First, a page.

George Bone—Memphis Catholic High School
Updated: Apr 14
Building for the Future—Memphis Catholic High School After more than 20 years of volunteering, George Bone was no stranger to the rewards of giving back. But one reward was a big surprise to him. His alma mater, Memphis Catholic High School, wanted to honor him not only for his academic and athletic accomplishments while he was a student but also for the ways he had lived out the potential shown during those years in his work life and on behalf of his community as a volunteer.
At the dinner to pay tribute to him and the nine others being inducted into the school's Hall of Fame, George especially noticed the students who were serving. They were respectful, well mannered, and passionate about their schooling, so much so that George wanted to know more. A second visit and what he learned opened yet another volunteering avenue. "I became fascinated by what the school does and basically just asked, 'What can I do?'" he recalls.
Memphis Catholic High School, much changed from George's day of 50+ years earlier, serves low-income students, 75% of whom are from single-parent families, and for four years in a row all of the seniors have been accepted for college. Part of the high school's success is their internship program. Students go to school almost year round but only for four days a week. The other day they are working in a Memphis area business, earning $2,000, which in turn helps to offset the cost of their private school. The students value the work experience and the knowledge that they are earning their education.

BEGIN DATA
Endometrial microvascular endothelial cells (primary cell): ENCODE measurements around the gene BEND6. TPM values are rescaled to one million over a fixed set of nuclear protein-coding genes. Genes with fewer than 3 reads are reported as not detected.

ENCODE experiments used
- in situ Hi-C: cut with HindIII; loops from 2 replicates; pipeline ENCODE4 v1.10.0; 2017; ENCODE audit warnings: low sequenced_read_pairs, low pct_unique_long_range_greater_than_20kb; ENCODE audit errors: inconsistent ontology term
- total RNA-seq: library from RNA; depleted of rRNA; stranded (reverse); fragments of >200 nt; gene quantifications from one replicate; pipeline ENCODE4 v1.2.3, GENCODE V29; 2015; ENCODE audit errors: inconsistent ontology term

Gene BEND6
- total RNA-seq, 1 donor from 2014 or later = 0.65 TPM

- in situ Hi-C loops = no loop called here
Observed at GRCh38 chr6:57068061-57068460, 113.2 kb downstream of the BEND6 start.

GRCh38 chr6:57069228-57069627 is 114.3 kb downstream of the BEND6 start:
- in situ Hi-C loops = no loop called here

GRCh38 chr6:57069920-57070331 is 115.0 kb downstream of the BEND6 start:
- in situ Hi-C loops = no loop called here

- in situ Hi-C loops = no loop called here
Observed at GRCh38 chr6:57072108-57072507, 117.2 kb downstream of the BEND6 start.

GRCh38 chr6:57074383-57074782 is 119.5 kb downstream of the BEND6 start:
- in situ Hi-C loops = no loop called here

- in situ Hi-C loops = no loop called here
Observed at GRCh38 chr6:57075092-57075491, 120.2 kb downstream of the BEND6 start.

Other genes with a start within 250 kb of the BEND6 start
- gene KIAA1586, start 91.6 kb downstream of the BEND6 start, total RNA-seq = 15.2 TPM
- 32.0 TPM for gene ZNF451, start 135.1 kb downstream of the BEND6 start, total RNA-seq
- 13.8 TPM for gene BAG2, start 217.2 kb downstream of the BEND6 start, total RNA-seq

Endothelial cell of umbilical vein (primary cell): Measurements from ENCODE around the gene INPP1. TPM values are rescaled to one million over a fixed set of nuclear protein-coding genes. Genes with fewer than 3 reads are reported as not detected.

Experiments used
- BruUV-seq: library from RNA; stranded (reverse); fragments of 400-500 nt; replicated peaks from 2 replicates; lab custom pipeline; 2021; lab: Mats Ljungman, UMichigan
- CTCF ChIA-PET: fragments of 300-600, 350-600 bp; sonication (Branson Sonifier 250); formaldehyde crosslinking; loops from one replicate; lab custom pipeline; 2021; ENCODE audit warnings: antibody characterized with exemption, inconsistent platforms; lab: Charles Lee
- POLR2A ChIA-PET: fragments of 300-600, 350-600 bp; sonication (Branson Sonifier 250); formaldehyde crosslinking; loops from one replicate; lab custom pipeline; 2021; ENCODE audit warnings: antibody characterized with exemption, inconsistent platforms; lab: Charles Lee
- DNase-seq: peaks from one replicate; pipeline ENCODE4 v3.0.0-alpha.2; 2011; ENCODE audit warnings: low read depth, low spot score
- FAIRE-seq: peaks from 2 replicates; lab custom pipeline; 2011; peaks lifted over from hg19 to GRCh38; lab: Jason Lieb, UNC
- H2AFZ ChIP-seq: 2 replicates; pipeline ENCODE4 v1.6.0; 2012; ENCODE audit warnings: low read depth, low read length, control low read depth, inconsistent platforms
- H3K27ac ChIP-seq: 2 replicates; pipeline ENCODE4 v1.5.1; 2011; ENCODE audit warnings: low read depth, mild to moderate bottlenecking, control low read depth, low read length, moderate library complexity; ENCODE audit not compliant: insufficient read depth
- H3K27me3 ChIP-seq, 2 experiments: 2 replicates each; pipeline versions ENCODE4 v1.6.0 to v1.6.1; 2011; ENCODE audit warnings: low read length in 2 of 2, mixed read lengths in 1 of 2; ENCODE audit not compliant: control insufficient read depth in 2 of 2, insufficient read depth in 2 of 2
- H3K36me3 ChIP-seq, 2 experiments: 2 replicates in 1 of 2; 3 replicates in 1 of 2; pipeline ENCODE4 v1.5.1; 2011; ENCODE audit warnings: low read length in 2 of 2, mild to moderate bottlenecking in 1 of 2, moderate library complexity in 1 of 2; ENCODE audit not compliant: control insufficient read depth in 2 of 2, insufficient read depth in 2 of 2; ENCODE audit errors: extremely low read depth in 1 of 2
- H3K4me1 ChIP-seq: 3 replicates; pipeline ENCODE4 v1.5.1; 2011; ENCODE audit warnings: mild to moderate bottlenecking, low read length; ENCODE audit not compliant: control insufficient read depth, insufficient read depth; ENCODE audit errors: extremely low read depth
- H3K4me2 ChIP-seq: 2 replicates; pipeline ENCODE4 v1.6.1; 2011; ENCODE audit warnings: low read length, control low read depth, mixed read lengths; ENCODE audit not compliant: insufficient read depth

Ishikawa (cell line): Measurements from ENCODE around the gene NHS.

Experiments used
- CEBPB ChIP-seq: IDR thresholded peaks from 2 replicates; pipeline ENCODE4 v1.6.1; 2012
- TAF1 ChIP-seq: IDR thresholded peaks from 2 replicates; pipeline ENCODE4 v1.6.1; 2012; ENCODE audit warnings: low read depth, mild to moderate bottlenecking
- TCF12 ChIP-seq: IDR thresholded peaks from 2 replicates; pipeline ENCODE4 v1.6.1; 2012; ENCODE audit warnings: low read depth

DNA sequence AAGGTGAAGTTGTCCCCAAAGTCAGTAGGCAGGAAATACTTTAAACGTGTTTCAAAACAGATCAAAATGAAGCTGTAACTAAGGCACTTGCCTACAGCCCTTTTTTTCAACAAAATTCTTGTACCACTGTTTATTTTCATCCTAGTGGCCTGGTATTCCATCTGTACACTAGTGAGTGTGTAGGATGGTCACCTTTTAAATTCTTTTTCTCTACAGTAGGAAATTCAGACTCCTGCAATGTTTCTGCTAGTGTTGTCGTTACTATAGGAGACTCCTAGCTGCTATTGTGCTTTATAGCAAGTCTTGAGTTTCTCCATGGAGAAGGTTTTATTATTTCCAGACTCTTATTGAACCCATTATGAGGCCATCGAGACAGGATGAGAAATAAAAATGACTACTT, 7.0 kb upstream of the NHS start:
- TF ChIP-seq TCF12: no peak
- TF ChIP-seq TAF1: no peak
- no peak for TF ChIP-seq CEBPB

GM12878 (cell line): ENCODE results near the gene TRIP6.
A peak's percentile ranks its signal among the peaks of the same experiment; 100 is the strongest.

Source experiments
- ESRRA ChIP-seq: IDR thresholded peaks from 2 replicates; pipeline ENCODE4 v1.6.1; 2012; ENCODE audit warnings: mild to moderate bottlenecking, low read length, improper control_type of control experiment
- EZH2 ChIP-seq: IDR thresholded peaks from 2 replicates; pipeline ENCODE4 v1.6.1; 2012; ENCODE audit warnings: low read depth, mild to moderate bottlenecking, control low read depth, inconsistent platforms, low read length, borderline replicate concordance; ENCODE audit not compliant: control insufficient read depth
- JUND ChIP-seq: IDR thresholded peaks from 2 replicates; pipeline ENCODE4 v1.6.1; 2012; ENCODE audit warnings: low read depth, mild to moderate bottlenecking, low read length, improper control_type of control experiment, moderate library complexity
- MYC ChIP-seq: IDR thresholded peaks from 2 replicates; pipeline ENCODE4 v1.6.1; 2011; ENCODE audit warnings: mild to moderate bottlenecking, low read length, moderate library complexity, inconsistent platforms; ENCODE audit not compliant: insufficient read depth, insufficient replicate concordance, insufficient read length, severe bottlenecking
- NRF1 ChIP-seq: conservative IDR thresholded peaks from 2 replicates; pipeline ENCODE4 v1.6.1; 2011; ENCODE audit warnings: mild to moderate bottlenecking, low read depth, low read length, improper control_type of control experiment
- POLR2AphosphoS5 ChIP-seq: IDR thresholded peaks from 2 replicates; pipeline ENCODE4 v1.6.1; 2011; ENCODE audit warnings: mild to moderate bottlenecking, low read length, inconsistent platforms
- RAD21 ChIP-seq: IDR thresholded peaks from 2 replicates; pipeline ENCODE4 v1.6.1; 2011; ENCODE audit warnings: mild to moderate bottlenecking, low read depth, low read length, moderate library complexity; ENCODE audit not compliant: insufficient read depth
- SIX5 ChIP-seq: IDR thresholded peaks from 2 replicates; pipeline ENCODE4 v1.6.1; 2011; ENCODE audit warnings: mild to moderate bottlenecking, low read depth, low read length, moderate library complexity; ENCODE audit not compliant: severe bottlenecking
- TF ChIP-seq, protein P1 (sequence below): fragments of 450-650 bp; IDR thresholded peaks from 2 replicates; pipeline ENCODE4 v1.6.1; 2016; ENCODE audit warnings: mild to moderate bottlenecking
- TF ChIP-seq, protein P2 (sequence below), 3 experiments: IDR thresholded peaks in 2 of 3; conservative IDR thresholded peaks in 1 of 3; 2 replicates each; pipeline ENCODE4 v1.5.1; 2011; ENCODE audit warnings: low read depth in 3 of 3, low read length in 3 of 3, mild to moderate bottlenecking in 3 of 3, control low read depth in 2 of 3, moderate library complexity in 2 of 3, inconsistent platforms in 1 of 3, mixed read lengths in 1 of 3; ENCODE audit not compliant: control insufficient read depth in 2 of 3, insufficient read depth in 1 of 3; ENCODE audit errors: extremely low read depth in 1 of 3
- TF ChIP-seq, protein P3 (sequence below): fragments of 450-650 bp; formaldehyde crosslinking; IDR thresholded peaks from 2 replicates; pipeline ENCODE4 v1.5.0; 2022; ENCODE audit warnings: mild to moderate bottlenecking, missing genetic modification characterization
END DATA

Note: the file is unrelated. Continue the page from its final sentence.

An executive in his career, George put his skills to work laying the groundwork for an alumni association to ensure the continuation of excellence for the school, which will celebrate 100 years in 2022. But his volunteering with the students has kept his passion high! The school has an emphasis on helping the learners develop a moral compass so that they can better navigate the ups and downs of life. Invited to share his stories from his life with the students, George, as a 70-year-old, was surprised and humbled at how readily the 17-year-olds responded, giving back to him a reward he cherishes.
George admits not everyone can volunteer at his alma mater, but schools are all around us, which means opportunities are there too! Schools where parents, grandparents, and other adults are involved are better able to surround their students with needed resources and a crucial message—that people care—both of which make a difference in lives immediately and for a lifetime.
For more information about this school, visit memphiscatholic.org. To find a school-related volunteer opportunity near you, do your homework.